6 November 2019.
The Centre for Law and Democracy (CLD) welcomes the fact that Zimbabwe is moving forward to adopt a new law on the right to access information held by public authorities or the right to information, to replace the entirely discredited 2002 Access to Information and Protection of Privacy Act (AIPPA). However, an analysis by CLD of the Freedom of Information Bill, which was provided to local activists and Members of Parliament in September 2019, shows that the new draft Bill needs significant work to bring it into line with international standards.
“It is high time for Zimbabwe to adopt a new, stronger right to information law and we welcome the government’s commitment to do this,” said Toby Mendel, Executive Director, CLD. “However, the current draft is only very marginally stronger than the 2002 AIPPA and so needs to be substantially reworked.”
A detailed analysis of the Bill, including an assessment according to the RTI Rating, shows that it only garners 72 points out of a possible 150, just two points more than the current AIPPA, at 70. This would place the Bill in 92nd position out of the 128 countries currently on the Rating, just 8 positions above the 100th placed AIPPA.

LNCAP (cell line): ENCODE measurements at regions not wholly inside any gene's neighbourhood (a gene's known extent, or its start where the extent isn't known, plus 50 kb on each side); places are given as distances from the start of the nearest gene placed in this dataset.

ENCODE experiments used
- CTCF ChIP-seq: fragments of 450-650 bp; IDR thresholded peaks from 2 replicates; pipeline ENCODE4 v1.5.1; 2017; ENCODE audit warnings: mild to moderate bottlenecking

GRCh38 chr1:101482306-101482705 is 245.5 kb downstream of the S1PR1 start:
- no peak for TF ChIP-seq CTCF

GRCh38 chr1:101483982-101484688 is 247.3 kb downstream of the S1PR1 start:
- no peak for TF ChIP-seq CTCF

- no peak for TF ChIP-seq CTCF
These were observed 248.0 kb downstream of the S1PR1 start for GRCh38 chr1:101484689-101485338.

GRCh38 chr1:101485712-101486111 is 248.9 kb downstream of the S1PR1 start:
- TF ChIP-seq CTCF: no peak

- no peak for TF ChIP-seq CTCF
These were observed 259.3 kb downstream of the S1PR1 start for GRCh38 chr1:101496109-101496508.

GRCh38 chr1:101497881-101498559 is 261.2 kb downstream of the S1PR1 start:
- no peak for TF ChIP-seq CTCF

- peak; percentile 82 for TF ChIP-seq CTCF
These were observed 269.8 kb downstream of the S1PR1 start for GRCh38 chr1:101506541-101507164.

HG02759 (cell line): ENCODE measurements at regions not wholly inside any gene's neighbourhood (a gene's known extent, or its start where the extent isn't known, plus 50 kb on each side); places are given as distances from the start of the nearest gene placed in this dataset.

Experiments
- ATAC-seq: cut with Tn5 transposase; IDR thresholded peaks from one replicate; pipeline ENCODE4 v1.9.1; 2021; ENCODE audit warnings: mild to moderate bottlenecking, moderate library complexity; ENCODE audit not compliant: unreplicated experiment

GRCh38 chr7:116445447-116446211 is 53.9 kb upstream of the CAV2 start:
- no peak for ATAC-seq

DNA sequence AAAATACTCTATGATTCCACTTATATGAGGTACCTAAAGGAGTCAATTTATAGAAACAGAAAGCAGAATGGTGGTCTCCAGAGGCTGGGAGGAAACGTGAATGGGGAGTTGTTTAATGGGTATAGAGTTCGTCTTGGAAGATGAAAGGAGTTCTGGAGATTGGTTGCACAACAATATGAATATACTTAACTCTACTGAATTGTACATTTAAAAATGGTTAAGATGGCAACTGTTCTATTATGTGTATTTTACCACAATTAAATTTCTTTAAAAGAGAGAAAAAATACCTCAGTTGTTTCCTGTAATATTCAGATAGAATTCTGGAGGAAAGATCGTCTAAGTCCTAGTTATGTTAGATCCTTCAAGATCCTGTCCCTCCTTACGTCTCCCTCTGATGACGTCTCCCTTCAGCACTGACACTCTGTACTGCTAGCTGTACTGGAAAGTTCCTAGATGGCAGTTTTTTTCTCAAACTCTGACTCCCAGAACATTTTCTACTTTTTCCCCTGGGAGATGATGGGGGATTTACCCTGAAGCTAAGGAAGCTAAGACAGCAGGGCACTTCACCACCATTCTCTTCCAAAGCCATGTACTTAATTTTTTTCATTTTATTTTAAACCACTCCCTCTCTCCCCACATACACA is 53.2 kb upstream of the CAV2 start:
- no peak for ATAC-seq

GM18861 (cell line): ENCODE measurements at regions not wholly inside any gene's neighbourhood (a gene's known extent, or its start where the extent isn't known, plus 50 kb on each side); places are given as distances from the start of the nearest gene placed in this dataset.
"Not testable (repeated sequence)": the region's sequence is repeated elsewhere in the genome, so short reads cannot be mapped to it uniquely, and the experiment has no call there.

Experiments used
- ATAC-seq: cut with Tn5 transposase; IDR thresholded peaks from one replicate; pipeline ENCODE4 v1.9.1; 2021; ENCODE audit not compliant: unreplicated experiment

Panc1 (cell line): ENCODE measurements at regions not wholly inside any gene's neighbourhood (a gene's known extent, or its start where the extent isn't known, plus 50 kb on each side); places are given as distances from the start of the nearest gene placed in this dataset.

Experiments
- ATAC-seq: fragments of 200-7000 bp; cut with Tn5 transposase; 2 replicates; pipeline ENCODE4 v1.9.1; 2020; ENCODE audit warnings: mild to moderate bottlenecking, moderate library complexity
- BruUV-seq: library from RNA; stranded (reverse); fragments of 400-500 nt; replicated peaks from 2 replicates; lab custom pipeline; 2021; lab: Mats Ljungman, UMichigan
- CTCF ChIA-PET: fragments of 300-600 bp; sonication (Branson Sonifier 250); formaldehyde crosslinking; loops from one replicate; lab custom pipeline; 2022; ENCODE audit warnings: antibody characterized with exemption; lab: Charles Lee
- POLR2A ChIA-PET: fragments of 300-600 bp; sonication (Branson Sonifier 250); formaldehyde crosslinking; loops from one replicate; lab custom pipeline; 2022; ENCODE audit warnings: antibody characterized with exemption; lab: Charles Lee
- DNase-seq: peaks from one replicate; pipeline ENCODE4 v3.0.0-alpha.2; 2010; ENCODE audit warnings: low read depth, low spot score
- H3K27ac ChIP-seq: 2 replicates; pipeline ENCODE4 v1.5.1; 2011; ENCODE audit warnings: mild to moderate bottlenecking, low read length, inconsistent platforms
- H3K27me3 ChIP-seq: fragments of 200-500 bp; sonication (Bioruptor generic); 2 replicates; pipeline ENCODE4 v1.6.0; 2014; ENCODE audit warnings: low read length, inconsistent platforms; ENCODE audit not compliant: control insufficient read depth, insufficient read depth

Some of the key problems with the Bill are as follows:
- Its scope of coverage of “public entities” is far too narrow.
- The law should include a specific list of categories of information that public entities must publish on a proactive basis rather than just imposing general proactive obligations.
- The procedures for making and processing requests should be far more detailed and precise, and designed to be as user-friendly as possible.
- The regime of exceptions should be narrowed considerably and the public interest override should apply to all exceptions.
- The law should provide for a dedicated and independent oversight body (information commission) rather than allocating this task to the Zimbabwe Media Commission.
CLD’s detailed analysis is available at: Zimbabwe: Analysis of the Freedom of Information Bill, 2019
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